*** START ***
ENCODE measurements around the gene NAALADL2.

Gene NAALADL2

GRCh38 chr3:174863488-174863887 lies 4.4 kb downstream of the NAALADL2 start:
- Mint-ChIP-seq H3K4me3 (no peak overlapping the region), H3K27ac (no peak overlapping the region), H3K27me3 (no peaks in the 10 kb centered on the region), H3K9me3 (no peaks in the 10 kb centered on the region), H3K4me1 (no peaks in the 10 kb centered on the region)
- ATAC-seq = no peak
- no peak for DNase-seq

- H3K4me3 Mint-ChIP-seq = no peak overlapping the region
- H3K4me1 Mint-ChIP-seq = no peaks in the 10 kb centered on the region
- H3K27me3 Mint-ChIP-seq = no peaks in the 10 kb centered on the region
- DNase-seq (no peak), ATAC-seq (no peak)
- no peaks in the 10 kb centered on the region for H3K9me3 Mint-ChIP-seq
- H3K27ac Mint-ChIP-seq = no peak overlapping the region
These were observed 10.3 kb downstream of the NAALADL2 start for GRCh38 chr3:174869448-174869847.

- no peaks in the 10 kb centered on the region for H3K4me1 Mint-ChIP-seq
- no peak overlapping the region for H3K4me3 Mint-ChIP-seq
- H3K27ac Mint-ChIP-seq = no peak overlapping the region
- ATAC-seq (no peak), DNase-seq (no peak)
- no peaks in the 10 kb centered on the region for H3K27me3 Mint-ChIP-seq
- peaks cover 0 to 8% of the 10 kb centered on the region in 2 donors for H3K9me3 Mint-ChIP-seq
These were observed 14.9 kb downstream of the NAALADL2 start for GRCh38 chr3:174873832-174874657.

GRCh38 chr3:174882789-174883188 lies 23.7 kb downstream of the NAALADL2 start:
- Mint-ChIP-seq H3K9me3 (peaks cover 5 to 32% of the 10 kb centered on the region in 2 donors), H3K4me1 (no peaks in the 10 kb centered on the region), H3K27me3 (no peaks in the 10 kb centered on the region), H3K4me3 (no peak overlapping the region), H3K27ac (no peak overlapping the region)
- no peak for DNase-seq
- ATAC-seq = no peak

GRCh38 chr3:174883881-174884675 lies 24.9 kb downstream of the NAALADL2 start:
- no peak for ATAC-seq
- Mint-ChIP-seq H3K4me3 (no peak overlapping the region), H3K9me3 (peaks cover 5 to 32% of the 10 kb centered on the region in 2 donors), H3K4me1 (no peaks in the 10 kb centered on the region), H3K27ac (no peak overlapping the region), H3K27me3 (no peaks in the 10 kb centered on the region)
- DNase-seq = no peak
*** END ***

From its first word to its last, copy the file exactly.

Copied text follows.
ENCODE measurements around the gene NAALADL2.

Gene NAALADL2

GRCh38 chr3:174863488-174863887 lies 4.4 kb downstream of the NAALADL2 start:
- Mint-ChIP-seq H3K4me3 (no peak overlapping the region), H3K27ac (no peak overlapping the region), H3K27me3 (no peaks in the 10 kb centered on the region), H3K9me3 (no peaks in the 10 kb centered on the region), H3K4me1 (no peaks in the 10 kb centered on the region)
- ATAC-seq = no peak
- no peak for DNase-seq

- H3K4me3 Mint-ChIP-seq = no peak overlapping the region
- H3K4me1 Mint-ChIP-seq = no peaks in the 10 kb centered on the region
- H3K27me3 Mint-ChIP-seq = no peaks in the 10 kb centered on the region
- DNase-seq (no peak), ATAC-seq (no peak)
- no peaks in the 10 kb centered on the region for H3K9me3 Mint-ChIP-seq
- H3K27ac Mint-ChIP-seq = no peak overlapping the region
These were observed 10.3 kb downstream of the NAALADL2 start for GRCh38 chr3:174869448-174869847.

- no peaks in the 10 kb centered on the region for H3K4me1 Mint-ChIP-seq
- no peak overlapping the region for H3K4me3 Mint-ChIP-seq
- H3K27ac Mint-ChIP-seq = no peak overlapping the region
- ATAC-seq (no peak), DNase-seq (no peak)
- no peaks in the 10 kb centered on the region for H3K27me3 Mint-ChIP-seq
- peaks cover 0 to 8% of the 10 kb centered on the region in 2 donors for H3K9me3 Mint-ChIP-seq
These were observed 14.9 kb downstream of the NAALADL2 start for GRCh38 chr3:174873832-174874657.

GRCh38 chr3:174882789-174883188 lies 23.7 kb downstream of the NAALADL2 start:
- Mint-ChIP-seq H3K9me3 (peaks cover 5 to 32% of the 10 kb centered on the region in 2 donors), H3K4me1 (no peaks in the 10 kb centered on the region), H3K27me3 (no peaks in the 10 kb centered on the region), H3K4me3 (no peak overlapping the region), H3K27ac (no peak overlapping the region)
- no peak for DNase-seq
- ATAC-seq = no peak

GRCh38 chr3:174883881-174884675 lies 24.9 kb downstream of the NAALADL2 start:
- no peak for ATAC-seq
- Mint-ChIP-seq H3K4me3 (no peak overlapping the region), H3K9me3 (peaks cover 5 to 32% of the 10 kb centered on the region in 2 donors), H3K4me1 (no peaks in the 10 kb centered on the region), H3K27ac (no peak overlapping the region), H3K27me3 (no peaks in the 10 kb centered on the region)
- DNase-seq = no peak